11 Nov 2015

PM's comments encourage punitive culture, says MP

6:15 pm on 11 November 2015

Prime Minister John Key is reinforcing New Zealand's punitive culture towards criminals by saying Labour MPs are "backing the rapists" in a Christmas Island detention centre, a former MP says.

John key at caucus run 10.11.15

Photo: RNZ / Alexander Robertson

Mr Key made the accusation in Parliament yesterday, in response to a question about New Zealanders being held at the Australian facility.

Several Labour MPs walked out when the Speaker ruled Mr Key did not have to apologise for the comment.

Mr Key has refused to back down from the comments, despite Australian Immigration Minister Peter Dutton releasing figures showing only four of the 199 Christmas Island detainees have rape or sexual assault convictions, five have child sex convictions, and two have manslaughter convictions.

Former Labour MP John Tamihere now heads the Waipareira Trust and employs a number of people who have served prison sentences, including former ACT MP Donna Awatere Huata, who was jailed for stealing from a charitable trust.

He believed Mr Key probably regretted the comments he made yesterday as he could make mistakes like anyone else.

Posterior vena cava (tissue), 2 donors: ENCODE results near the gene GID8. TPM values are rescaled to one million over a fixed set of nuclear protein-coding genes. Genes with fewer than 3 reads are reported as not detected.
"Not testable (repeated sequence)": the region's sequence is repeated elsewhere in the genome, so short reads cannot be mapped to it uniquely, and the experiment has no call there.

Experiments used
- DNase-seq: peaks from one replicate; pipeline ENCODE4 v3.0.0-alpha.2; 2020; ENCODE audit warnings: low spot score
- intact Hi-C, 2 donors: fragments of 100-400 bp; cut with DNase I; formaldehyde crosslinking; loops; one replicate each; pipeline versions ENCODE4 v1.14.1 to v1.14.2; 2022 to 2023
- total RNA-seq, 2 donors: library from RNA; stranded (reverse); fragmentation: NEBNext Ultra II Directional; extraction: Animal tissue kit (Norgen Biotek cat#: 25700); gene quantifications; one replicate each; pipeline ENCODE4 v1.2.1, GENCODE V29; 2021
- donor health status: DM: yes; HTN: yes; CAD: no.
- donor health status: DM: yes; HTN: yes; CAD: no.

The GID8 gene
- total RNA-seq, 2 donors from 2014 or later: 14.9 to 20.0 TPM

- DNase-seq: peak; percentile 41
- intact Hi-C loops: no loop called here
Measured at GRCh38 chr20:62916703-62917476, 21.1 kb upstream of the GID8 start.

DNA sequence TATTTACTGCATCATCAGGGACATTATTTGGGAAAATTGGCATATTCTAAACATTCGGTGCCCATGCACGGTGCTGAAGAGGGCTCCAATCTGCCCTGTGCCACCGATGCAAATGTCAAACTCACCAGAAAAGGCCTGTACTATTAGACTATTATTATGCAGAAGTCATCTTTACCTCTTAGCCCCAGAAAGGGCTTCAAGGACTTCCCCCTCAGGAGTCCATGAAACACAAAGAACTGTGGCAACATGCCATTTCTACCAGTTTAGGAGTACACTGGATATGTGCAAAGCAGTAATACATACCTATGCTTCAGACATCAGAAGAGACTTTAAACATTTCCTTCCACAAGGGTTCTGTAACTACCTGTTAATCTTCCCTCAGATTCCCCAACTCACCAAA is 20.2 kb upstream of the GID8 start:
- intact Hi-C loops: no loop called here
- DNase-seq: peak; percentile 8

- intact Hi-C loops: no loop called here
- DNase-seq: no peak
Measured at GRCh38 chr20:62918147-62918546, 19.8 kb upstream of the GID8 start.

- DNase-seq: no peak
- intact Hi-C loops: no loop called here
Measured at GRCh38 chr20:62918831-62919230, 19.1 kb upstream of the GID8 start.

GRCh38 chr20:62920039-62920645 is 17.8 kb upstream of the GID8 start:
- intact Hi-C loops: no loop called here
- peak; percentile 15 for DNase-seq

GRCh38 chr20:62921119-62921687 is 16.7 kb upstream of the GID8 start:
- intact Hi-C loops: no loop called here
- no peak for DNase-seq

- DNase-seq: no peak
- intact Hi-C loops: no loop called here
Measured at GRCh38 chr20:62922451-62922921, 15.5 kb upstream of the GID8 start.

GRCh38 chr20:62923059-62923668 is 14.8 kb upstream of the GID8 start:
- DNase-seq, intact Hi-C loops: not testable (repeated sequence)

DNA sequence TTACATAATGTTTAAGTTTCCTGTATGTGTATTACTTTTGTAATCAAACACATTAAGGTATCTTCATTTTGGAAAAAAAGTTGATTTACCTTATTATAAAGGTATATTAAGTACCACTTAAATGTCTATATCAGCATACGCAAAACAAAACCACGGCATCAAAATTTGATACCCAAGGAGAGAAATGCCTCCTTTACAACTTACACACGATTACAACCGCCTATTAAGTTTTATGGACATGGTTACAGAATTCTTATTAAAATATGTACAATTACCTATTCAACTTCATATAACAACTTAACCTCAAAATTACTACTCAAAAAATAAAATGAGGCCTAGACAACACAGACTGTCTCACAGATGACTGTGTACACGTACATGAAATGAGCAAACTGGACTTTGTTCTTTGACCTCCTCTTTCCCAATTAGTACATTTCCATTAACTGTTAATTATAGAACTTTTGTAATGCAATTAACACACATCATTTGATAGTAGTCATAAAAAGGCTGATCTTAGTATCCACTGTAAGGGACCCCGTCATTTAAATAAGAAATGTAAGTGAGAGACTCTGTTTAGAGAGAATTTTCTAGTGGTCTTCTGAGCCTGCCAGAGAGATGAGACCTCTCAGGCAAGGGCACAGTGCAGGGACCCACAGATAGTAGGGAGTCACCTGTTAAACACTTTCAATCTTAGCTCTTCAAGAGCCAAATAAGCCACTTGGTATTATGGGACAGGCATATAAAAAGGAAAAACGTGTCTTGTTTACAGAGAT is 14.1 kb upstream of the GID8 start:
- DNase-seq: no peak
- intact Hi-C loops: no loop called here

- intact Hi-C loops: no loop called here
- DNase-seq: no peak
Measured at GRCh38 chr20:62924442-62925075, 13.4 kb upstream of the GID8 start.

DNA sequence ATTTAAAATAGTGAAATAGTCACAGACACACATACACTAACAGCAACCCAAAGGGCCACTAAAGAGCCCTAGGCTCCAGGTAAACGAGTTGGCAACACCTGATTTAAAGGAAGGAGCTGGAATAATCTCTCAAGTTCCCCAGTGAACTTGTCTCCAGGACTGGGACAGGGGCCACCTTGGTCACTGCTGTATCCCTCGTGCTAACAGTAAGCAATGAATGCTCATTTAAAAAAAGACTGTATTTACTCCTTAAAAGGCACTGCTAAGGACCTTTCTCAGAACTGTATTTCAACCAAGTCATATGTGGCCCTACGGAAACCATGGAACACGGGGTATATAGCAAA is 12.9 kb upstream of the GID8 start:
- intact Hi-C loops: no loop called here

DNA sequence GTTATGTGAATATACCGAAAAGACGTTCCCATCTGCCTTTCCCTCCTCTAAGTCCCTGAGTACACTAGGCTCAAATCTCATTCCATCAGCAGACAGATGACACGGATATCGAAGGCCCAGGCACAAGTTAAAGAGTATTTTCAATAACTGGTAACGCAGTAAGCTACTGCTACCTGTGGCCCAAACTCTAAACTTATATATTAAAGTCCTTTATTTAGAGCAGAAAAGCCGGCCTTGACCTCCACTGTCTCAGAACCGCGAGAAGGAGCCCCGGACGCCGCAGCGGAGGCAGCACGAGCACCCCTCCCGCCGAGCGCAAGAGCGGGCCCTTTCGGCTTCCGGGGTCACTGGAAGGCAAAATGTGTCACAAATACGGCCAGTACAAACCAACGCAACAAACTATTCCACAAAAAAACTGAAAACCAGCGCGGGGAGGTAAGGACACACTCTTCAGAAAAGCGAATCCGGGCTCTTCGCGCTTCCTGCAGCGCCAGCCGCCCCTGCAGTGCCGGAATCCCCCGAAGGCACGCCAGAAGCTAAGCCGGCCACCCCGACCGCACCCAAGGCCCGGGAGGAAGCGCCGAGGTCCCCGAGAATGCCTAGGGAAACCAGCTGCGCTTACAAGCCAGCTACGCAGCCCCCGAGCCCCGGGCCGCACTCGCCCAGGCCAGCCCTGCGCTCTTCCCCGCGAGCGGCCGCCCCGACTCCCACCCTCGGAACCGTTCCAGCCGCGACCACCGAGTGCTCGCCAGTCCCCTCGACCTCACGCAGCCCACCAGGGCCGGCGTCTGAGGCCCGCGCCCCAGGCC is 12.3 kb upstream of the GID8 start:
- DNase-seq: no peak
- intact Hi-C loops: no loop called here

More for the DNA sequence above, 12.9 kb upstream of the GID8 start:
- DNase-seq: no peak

However, they reinforced the country's punitive culture towards criminals and made it harder for them to reintegrate into society, Mr Tamihere said.

"... Everybody that has done the crime and pays the time needs to be received back in society," he said.

"Now, how do you do that if you're going to consistently brand them and consistently advise everybody else they're like an untouchable.

"There's only one avenue for them to go back to, and that is they will go back to a high-cost prison bed. There's no other option."

Most people who had committed crimes had the capacity to reform if they worked hard at it - and were backed by people who believed in them, Mr Tamihere said.

"It's easy to back successes and champions. It's easy to applaud to wonderful attributes that the All Black team represents to millions of Kiwis.

"It's a bit of a stretch, though, to forgive and then accept that a person does have some positive capabilities and, if given the right support, can be reintroduced into society and make good of themselves."

New Zealand's punitive culture was unbecoming "and we just have to get over that", he said.

Protesters given the boot

Meanwhile, protesters have been kicked out of the building housing the Australian Consulate-General in Auckland this afternoon, as they campaigned for the closure of the Christmas Island detention centre.

The group, made up of refugee and human rights supporters, as well as workers' unions, signed a letter stating detainees face brutal and unjust treatment.

The letter was to go to Australian High Commissioner Michael Potts, with a copy to be sent to Mr Key.

They were demanding the closure of the centre, and for access to legal representation for people being held there, including New Zealand detainees.

About 15 of the group entered the building and began chanting, before being told to leave.

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